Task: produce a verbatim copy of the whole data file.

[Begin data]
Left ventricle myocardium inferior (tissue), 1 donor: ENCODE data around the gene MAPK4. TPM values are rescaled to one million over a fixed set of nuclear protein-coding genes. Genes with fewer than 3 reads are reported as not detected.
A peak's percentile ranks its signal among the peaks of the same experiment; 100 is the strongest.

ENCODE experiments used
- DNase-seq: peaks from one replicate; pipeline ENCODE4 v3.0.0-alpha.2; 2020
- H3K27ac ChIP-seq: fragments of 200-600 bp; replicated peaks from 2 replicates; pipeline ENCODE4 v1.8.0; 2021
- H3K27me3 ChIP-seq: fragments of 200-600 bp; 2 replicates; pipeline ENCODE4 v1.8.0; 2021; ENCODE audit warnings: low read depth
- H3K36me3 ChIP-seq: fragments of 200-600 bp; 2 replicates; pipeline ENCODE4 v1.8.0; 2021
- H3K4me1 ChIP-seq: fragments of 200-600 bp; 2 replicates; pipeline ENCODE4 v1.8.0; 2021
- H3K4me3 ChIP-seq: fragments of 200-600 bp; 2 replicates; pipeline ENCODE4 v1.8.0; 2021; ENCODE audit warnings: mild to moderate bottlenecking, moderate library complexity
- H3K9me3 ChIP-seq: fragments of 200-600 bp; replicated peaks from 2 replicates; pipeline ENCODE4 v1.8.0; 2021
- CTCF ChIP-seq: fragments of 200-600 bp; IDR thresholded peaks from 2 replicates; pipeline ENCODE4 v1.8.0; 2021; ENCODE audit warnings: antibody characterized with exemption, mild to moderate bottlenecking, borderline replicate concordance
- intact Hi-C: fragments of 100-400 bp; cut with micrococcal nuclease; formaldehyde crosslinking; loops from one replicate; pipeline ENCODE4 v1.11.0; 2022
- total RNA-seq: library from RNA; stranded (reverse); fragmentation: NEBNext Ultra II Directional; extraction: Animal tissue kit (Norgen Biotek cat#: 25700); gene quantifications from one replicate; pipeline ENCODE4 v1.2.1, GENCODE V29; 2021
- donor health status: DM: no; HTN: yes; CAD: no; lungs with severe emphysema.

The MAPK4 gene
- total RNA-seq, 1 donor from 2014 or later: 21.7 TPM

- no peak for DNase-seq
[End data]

Left ventricle myocardium inferior (tissue), 1 donor: ENCODE data around the gene MAPK4. TPM values are rescaled to one million over a fixed set of nuclear protein-coding genes. Genes with fewer than 3 reads are reported as not detected.
A peak's percentile ranks its signal among the peaks of the same experiment; 100 is the strongest.

ENCODE experiments used
- DNase-seq: peaks from one replicate; pipeline ENCODE4 v3.0.0-alpha.2; 2020
- H3K27ac ChIP-seq: fragments of 200-600 bp; replicated peaks from 2 replicates; pipeline ENCODE4 v1.8.0; 2021
- H3K27me3 ChIP-seq: fragments of 200-600 bp; 2 replicates; pipeline ENCODE4 v1.8.0; 2021; ENCODE audit warnings: low read depth
- H3K36me3 ChIP-seq: fragments of 200-600 bp; 2 replicates; pipeline ENCODE4 v1.8.0; 2021
- H3K4me1 ChIP-seq: fragments of 200-600 bp; 2 replicates; pipeline ENCODE4 v1.8.0; 2021
- H3K4me3 ChIP-seq: fragments of 200-600 bp; 2 replicates; pipeline ENCODE4 v1.8.0; 2021; ENCODE audit warnings: mild to moderate bottlenecking, moderate library complexity
- H3K9me3 ChIP-seq: fragments of 200-600 bp; replicated peaks from 2 replicates; pipeline ENCODE4 v1.8.0; 2021
- CTCF ChIP-seq: fragments of 200-600 bp; IDR thresholded peaks from 2 replicates; pipeline ENCODE4 v1.8.0; 2021; ENCODE audit warnings: antibody characterized with exemption, mild to moderate bottlenecking, borderline replicate concordance
- intact Hi-C: fragments of 100-400 bp; cut with micrococcal nuclease; formaldehyde crosslinking; loops from one replicate; pipeline ENCODE4 v1.11.0; 2022
- total RNA-seq: library from RNA; stranded (reverse); fragmentation: NEBNext Ultra II Directional; extraction: Animal tissue kit (Norgen Biotek cat#: 25700); gene quantifications from one replicate; pipeline ENCODE4 v1.2.1, GENCODE V29; 2021
- donor health status: DM: no; HTN: yes; CAD: no; lungs with severe emphysema.

The MAPK4 gene
- total RNA-seq, 1 donor from 2014 or later: 21.7 TPM

- no peak for DNase-seq